Subaru goes hybrid: Our verdict on the electrified XV e-Boxer
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2020 Subaru XV Sport e-Boxer Hybrid
• No-fuss hybrid driving
• Smooth petrol-electric powertrain
• Good chassis by any standard
• Minimal running on EV power alone
• Drive modes not selectable
• It’s an extra $5000
Nobody is claiming that the new “e-Boxer Hybrid” XV and Forester models are a revolution. But they do aim to bring electrification to the brand, while maintaining the dynamic character and off-tarmac AWD ability that makes the marque what it is. A no-compromise clean-up.
So don’t go looking for styling changes; there aren’t any, save modest badges on the front guards and tailgate. If you do want to advertise your green credentials, go blue: the striking Lagoon Blue Pearl colour of the XV on test is exclusive to the e-Boxer Hybrid version.
Despite these models’ newfound hybrid status, don’t go looking for major changes to the core mechanical package either: the XV Sport retains Subaru’s 2.0-litre boxer petrol engine, just with a “Motor Assist” petrol-electric system in the mix.
Also don’t go looking for a plug. These are electrified, but not Electric Vehicles.
Both are still AWD, with an impressive 220mm of ground clearance for our XV and still with a pushbutton X-Mode to configure the powertrain for off-tarmac driving.The larger Forester uses exactly the same powertrain — which is a point of difference in the line-up, because the standard Forester models have a 2.5-litre powerplant.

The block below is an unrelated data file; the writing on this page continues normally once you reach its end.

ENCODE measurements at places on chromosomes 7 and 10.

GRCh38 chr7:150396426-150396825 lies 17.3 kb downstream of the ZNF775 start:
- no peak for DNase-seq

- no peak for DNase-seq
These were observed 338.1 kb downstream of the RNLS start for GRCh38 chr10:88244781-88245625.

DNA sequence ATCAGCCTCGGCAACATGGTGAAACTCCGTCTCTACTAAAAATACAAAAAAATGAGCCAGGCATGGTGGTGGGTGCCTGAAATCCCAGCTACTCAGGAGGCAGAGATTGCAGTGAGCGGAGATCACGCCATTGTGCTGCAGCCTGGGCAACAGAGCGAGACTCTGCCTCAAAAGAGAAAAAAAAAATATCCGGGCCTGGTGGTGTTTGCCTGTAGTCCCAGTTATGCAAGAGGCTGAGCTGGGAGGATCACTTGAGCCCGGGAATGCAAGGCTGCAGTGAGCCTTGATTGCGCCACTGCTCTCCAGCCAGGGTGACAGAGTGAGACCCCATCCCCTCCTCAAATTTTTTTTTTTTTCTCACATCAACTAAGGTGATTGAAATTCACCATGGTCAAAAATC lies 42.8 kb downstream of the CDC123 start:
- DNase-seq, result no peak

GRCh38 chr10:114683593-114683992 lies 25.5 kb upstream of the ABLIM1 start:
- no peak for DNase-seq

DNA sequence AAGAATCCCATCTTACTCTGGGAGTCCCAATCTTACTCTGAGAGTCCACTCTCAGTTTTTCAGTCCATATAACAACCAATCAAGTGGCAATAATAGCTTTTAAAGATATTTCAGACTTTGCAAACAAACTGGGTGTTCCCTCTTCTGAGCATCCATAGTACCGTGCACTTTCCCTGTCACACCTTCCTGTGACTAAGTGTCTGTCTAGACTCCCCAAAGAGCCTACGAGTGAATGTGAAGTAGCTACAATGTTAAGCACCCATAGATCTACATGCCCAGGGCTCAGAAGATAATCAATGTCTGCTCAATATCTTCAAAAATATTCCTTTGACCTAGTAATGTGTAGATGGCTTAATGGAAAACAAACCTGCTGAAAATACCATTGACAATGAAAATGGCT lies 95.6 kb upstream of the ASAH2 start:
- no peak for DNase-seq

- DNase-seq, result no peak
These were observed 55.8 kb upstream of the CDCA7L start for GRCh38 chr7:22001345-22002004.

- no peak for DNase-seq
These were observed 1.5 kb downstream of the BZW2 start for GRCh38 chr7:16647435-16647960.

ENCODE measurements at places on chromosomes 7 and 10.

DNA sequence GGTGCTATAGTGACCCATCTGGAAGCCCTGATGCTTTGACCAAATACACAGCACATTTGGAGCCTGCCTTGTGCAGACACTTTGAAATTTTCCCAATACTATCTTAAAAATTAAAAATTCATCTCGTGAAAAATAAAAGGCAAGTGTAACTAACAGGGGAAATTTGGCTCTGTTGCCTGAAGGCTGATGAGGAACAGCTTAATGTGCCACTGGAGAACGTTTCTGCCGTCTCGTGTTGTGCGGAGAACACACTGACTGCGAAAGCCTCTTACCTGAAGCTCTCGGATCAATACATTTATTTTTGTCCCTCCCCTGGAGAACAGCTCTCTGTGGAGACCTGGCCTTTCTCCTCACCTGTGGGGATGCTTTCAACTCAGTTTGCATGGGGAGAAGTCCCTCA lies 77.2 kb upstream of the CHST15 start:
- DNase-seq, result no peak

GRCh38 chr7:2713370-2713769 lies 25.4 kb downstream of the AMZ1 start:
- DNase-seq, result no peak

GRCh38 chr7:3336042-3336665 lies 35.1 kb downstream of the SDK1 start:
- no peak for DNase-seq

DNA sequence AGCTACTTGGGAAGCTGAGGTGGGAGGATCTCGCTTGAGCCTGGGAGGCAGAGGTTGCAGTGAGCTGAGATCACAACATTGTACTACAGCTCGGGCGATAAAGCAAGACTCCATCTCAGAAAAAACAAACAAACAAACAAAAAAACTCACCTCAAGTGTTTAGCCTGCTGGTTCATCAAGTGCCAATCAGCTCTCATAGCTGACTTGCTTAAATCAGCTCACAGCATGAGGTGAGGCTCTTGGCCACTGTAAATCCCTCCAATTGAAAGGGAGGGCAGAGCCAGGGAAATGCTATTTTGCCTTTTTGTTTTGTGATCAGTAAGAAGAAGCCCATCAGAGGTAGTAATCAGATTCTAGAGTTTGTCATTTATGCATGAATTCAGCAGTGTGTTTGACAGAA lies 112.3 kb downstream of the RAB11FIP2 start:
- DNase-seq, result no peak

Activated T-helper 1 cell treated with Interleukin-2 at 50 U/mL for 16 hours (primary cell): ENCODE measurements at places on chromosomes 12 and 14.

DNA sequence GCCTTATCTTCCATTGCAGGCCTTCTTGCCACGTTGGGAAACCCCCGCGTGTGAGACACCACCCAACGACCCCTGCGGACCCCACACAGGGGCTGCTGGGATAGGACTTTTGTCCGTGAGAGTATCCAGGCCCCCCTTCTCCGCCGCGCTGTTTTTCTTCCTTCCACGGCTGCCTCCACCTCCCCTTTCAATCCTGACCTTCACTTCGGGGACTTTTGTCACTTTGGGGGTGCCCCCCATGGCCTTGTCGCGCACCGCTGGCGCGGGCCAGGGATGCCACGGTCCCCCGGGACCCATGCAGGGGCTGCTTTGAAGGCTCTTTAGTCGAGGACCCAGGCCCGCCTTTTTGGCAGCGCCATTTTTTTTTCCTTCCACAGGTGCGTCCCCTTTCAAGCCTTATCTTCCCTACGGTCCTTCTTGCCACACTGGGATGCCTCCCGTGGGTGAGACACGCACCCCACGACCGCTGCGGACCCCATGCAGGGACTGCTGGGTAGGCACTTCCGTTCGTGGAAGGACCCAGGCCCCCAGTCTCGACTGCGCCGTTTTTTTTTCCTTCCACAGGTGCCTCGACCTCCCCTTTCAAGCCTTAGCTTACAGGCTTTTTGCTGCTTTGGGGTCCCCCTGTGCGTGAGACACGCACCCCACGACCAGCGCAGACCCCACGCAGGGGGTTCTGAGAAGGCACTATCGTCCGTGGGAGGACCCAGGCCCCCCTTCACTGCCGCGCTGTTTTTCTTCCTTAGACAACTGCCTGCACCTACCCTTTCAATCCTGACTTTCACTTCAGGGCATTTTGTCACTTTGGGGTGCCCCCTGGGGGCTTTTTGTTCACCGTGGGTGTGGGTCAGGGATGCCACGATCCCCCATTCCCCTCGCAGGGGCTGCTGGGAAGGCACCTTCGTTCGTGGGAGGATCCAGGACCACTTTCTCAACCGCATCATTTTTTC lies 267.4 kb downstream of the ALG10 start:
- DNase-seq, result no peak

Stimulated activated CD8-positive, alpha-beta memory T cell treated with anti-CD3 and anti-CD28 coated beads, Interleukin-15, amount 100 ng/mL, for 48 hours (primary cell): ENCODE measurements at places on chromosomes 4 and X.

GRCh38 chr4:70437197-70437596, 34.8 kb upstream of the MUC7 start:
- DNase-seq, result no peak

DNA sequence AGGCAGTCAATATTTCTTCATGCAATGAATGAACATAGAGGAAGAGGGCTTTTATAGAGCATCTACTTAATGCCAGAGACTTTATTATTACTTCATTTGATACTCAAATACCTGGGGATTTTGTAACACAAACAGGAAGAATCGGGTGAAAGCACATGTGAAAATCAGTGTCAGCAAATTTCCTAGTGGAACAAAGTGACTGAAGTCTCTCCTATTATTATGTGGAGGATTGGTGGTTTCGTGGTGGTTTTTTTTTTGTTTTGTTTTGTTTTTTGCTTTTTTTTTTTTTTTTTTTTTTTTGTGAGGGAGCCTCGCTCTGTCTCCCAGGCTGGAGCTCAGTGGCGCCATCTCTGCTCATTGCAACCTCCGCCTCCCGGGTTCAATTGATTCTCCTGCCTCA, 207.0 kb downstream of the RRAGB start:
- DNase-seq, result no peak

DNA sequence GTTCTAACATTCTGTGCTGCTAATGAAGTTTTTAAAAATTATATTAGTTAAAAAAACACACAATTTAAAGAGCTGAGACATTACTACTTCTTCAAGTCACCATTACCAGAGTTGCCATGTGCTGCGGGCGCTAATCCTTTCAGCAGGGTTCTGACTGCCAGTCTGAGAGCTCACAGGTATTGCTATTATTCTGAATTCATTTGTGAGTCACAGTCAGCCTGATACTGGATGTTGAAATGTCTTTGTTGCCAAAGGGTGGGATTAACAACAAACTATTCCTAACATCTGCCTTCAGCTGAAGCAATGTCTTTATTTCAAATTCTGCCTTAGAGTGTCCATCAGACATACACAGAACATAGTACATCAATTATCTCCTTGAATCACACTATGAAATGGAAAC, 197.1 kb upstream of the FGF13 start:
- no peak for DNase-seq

That’s why we’ve chosen the XV Sport for our first proper e-Boxer evaluation. You get greater on-paper fuel economy gains with the Forester, but with the XV you really are comparing apples with greener apples.
So what’ll she do? Fuel-economy-wise of course, which is question one when it comes to hybrid power. To answer, we started with a week of urban commuting. It was careful driving, because that’s the point of the technology; but it was still also real-world, keeping pace with the traffic, rather than slow-motion eco-motoring in pursuit of a headline figure.
Subaru reckons the XV e-Boxer has four drive modes, but in practical terms it just has one — because none are selectable by the driver. That’s not necessarily a bad thing, because you can just let the Motor Assist system decide whether to drive on battery alone, petrol engine alone, with both working together or in charging mode — which essentially means that energy normally lost during braking or coasting is recovered and used to power up the battery.
If the centre-console graphic display is to be believed, the e-Boxer charges its lithium-ion battery quickly and often. Following a bit of point-and-squirt between traffic lights, it returns to a near-full reading rapidly once you settle down on the throttle.
It’s not technically a “mild hybrid”, but the e-Boxer is certainly a mild application of this technology. Even with a fully charged battery, you’ll only get a few seconds of pure-EV driving if there’s any need for acceleration (although on a flat road it’ll “sail”, engine off, quite nicely at 40-50km/h ).